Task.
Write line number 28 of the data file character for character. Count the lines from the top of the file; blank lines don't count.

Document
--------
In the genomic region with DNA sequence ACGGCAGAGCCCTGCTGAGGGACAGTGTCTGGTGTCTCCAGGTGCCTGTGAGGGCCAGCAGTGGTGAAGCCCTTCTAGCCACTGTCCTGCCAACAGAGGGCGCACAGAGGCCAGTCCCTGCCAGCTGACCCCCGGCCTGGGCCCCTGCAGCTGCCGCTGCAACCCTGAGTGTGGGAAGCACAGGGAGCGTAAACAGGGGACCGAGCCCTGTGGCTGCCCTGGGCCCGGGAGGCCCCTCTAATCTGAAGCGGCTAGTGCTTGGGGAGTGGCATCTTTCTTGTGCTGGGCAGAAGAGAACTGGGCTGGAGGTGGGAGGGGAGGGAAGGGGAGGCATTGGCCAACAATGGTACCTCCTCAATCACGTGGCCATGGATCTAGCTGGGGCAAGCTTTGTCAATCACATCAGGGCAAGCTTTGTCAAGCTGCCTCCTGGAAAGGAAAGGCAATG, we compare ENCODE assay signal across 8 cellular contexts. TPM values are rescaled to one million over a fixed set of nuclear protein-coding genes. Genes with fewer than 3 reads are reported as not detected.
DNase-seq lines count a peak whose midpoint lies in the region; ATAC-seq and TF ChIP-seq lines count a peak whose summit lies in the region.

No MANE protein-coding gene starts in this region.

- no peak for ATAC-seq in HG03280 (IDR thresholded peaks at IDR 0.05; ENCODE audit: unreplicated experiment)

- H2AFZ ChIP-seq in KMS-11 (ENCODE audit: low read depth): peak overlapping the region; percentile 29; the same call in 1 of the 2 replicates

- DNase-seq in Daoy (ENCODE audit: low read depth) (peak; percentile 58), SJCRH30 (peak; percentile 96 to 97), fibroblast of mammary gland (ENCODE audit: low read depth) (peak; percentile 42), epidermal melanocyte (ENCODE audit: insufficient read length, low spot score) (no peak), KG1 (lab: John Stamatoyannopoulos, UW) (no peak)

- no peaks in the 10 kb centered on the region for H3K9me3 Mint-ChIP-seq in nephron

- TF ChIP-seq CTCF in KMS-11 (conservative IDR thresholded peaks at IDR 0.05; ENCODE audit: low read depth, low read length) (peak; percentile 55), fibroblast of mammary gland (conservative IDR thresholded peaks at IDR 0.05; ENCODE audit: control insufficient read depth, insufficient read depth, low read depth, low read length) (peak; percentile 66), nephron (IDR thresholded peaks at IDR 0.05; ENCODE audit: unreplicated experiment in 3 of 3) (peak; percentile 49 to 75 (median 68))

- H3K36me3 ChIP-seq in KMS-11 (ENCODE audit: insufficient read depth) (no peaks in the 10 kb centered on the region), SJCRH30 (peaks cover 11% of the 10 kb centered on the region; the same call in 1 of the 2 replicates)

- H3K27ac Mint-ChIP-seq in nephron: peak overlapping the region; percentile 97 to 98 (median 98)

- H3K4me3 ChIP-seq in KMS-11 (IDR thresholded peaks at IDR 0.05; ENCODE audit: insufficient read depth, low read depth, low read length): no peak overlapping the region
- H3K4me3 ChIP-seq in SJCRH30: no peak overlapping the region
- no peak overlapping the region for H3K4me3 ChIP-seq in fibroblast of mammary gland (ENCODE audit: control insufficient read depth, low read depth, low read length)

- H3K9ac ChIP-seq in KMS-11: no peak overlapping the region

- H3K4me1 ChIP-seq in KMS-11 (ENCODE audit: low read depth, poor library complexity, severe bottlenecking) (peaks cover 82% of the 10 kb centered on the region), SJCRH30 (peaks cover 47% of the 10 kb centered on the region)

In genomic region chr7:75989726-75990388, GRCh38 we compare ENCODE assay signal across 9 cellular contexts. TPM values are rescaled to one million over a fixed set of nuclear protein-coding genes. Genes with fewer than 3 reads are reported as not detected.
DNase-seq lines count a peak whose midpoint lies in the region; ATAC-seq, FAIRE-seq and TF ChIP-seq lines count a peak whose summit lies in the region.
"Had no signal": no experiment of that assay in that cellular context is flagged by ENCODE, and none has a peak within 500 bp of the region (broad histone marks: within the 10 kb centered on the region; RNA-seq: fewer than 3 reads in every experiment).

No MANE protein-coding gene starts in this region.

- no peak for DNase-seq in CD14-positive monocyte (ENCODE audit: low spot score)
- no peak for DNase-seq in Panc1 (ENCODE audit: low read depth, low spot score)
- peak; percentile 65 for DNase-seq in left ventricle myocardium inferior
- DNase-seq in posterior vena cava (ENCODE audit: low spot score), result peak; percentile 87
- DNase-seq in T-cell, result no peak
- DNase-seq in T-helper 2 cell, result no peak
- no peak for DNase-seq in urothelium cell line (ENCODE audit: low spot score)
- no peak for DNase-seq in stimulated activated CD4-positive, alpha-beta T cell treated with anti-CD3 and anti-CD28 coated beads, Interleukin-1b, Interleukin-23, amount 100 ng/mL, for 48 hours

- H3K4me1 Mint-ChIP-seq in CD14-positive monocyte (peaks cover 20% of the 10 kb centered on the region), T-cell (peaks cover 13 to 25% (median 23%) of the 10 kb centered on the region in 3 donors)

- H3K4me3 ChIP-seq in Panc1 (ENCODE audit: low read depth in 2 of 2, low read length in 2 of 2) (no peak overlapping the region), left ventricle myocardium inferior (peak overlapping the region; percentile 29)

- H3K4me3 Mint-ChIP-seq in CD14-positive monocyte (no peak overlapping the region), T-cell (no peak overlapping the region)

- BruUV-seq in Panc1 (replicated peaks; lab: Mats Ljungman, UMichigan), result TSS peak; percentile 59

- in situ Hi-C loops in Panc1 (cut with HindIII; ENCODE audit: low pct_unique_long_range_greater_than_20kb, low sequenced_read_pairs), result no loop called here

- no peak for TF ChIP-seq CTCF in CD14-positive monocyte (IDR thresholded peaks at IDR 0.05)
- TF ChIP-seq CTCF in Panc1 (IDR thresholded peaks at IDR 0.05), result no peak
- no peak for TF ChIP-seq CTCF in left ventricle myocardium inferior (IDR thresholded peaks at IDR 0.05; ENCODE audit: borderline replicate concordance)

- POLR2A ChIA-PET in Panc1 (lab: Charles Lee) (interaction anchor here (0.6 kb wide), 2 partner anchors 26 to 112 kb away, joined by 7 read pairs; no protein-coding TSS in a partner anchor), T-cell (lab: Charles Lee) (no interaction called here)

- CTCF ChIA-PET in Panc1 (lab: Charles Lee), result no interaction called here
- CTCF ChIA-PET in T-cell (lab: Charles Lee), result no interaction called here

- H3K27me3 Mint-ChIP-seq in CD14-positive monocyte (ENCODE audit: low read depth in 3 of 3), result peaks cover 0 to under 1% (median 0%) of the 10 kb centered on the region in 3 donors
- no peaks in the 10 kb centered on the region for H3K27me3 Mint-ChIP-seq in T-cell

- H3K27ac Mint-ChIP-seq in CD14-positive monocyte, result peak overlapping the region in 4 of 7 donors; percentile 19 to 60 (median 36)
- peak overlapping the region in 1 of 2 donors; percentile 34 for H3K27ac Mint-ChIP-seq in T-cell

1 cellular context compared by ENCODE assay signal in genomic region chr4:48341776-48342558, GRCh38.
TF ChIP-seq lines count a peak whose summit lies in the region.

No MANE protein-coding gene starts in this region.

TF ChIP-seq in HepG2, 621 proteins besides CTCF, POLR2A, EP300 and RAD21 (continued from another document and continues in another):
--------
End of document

- H3K4me1 Mint-ChIP-seq in CD14-positive monocyte (peaks cover 20% of the 10 kb centered on the region), T-cell (peaks cover 13 to 25% (median 23%) of the 10 kb centered on the region in 3 donors)